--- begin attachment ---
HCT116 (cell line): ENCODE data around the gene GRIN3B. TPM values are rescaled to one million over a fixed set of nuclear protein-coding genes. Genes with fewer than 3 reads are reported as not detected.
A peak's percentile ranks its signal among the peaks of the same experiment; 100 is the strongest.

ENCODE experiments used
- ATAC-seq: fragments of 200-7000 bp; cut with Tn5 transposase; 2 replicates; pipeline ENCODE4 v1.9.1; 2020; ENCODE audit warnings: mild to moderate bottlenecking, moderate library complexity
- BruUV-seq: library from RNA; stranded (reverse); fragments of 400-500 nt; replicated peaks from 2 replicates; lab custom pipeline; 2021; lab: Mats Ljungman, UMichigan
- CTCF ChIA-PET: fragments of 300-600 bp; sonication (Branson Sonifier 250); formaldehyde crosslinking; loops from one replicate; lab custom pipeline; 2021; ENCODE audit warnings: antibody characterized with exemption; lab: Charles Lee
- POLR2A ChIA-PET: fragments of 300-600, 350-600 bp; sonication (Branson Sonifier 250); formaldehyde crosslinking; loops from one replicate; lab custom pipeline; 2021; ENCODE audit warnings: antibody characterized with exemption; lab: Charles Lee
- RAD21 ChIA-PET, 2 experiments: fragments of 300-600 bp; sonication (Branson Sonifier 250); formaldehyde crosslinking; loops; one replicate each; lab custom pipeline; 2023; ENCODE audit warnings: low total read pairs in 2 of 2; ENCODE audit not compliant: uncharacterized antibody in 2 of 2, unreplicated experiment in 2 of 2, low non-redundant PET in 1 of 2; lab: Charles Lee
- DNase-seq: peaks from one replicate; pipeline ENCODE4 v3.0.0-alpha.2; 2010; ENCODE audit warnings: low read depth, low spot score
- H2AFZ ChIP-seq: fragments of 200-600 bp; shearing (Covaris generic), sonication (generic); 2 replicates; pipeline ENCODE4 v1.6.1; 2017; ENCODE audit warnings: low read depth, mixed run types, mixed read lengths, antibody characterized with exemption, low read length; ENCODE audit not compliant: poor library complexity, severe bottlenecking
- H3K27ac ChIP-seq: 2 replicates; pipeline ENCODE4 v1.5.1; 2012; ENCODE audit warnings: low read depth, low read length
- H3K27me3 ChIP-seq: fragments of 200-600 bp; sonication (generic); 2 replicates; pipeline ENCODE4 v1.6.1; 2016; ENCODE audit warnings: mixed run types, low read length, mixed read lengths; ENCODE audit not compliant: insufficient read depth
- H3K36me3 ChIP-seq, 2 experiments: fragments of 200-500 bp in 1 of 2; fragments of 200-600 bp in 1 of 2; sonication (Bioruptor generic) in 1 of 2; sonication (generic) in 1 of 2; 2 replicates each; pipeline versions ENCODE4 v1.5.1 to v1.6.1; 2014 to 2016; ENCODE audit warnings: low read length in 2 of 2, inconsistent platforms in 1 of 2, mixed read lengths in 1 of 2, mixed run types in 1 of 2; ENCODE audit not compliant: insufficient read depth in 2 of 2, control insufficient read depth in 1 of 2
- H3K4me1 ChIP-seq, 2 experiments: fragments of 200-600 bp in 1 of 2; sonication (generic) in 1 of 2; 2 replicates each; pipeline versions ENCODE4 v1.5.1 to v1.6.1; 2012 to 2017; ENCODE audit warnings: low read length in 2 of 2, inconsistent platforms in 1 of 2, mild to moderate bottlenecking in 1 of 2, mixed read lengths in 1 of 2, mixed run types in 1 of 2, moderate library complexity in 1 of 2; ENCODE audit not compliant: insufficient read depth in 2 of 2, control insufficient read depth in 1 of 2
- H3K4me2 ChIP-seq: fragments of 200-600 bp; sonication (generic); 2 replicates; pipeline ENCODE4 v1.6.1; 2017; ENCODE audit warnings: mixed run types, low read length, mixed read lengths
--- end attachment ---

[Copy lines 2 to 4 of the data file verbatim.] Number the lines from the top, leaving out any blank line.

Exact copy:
A peak's percentile ranks its signal among the peaks of the same experiment; 100 is the strongest.

ENCODE experiments used
- ATAC-seq: fragments of 200-7000 bp; cut with Tn5 transposase; 2 replicates; pipeline ENCODE4 v1.9.1; 2020; ENCODE audit warnings: mild to moderate bottlenecking, moderate library complexity